# gaps between primes

Look at the first few primes: 2, 3, 5, 7, 11, and 13. Notice they have irregular gaps between them: 2 is followed immediately by the prime 3, 3 is followed by one composite, 5 by one, but 7 by three. We call the number of composites following a prime the**length of the prime gap**. For example, the prime gaps after 2, 3, 5 and seven are 0, 1, 1 and 3 respectively. By the prime number theorem, the "average gap" between primes less than

*n*is log(

*n*). See the page on prime gaps (linked below) for much more information.

**Warning:** Some authors define the prime gap to be the
difference between consecutive primes, this is a number one larger
than our definition.

**See Also:** TwinPrime, JumpingChampion, GilbreathsConjecture

**Related pages** (outside of this work)

- The gaps between primes (an expanded article on prime gaps)
- An extensive table of prime gaps by T. Nicely (updated very regularly)
- Gaps between consecutive primes by Tomás Oliveira e Silva (nice graphs!)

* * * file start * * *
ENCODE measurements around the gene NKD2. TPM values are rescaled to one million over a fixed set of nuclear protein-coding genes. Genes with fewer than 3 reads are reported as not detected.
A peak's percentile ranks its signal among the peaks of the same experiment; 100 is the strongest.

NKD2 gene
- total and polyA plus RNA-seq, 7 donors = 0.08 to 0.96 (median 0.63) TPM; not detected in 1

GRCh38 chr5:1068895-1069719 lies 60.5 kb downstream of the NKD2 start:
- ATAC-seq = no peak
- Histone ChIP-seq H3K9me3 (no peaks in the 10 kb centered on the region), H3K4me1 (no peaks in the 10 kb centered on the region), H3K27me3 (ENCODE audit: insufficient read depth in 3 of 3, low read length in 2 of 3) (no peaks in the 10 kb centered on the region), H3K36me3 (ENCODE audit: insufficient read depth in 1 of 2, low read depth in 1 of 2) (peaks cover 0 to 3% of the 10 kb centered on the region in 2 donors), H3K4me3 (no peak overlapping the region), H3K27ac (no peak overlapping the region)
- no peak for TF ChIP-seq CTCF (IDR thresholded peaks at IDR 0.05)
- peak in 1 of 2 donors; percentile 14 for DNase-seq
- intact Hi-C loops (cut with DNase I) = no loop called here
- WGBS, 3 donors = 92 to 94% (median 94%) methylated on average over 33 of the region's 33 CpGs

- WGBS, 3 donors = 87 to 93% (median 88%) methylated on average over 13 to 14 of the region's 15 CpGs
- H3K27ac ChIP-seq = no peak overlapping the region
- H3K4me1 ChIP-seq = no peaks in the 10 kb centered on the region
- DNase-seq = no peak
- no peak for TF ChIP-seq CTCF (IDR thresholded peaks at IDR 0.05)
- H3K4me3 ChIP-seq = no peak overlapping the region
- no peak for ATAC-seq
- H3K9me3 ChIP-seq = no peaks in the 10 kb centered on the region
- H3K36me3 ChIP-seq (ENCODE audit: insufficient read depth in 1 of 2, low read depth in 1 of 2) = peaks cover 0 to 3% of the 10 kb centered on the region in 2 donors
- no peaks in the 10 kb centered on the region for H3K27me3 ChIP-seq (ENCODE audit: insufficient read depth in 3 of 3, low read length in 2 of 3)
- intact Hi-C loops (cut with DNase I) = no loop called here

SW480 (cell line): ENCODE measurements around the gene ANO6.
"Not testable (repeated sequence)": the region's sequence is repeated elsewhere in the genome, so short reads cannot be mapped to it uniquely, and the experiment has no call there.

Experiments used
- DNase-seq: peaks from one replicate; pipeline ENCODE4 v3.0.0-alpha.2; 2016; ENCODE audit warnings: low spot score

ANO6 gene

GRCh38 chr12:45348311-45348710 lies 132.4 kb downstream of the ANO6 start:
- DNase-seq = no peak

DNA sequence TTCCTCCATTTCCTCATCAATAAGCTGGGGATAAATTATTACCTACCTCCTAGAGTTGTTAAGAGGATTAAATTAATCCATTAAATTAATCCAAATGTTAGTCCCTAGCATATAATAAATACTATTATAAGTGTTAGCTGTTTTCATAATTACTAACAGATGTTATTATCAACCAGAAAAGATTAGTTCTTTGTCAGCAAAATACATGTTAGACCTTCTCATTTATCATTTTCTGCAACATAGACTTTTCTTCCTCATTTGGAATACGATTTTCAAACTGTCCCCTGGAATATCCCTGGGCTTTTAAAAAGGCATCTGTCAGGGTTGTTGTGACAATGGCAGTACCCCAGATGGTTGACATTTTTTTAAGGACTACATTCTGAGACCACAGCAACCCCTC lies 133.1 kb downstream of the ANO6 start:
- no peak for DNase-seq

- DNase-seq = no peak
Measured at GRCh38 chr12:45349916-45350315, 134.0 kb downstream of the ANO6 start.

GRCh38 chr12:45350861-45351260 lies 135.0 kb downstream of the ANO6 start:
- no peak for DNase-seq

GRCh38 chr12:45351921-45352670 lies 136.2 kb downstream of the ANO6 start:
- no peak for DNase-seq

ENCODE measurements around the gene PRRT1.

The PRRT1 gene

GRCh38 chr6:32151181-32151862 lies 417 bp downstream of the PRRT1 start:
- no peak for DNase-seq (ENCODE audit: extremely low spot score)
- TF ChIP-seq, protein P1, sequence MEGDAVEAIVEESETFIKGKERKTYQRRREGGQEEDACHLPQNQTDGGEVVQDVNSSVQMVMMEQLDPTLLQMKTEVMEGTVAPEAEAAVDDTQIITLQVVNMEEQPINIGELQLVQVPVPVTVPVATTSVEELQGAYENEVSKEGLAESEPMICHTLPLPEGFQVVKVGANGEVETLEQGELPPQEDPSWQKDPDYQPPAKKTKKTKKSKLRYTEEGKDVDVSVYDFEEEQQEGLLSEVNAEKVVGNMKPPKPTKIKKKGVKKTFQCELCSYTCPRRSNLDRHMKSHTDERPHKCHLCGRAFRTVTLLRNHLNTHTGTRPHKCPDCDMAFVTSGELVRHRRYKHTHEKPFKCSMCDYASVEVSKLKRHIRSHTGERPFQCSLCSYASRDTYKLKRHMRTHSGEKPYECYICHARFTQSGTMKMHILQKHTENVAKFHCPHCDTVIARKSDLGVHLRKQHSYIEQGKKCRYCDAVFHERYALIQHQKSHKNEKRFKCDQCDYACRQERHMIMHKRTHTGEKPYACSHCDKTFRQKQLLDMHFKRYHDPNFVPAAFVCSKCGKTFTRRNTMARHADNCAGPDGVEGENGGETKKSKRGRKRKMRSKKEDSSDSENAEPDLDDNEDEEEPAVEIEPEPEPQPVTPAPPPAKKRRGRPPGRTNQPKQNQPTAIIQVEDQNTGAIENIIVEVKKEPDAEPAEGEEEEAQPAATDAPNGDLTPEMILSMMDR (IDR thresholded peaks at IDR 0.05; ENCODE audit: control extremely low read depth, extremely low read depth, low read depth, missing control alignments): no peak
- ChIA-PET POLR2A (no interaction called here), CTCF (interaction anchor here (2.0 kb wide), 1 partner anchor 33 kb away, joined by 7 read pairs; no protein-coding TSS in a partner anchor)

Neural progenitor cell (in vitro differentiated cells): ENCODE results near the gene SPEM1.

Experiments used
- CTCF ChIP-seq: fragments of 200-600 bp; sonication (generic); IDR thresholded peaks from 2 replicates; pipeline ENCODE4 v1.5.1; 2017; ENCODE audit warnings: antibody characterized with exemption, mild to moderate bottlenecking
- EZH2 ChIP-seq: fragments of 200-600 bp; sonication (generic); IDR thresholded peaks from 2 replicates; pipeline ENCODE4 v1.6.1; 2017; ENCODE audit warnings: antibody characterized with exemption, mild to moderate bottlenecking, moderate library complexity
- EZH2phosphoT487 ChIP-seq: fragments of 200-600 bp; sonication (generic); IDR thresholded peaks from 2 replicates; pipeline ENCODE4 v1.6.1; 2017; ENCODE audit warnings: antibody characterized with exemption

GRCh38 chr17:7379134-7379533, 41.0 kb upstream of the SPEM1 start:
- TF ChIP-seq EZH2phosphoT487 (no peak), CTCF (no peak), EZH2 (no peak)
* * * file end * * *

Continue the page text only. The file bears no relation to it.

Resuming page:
**References:**

- Brent74
R. P. Brent, "The distribution of small gaps between succesive primes,"Math. Comp.,28(1974) 315--324.MR 48:8356- Nicely99
T. Nicely, "New maximal prime gaps and first occurrences,"Math. Comp.,68:227 (July 1999) 1311--1315.MR 99i:11004(Abstract available) [Reprint available at http://www.trnicely.net/index.html]- NN99
T. NicelyandB. Nyman, "First occurrence of a prime gap of 1000 or greater," preprint available at http://www.trnicely.net/index.html.- YP89
J. YoungandA. Potler, "First occurrence prime gaps,"Math. Comp.,53:185 (1989) 221--224.MR 89f:11019[Lists gaps between primes up to the 777 composites following 42842283925351.]

Printed from the PrimePages <primes.utm.edu> © Chris Caldwell.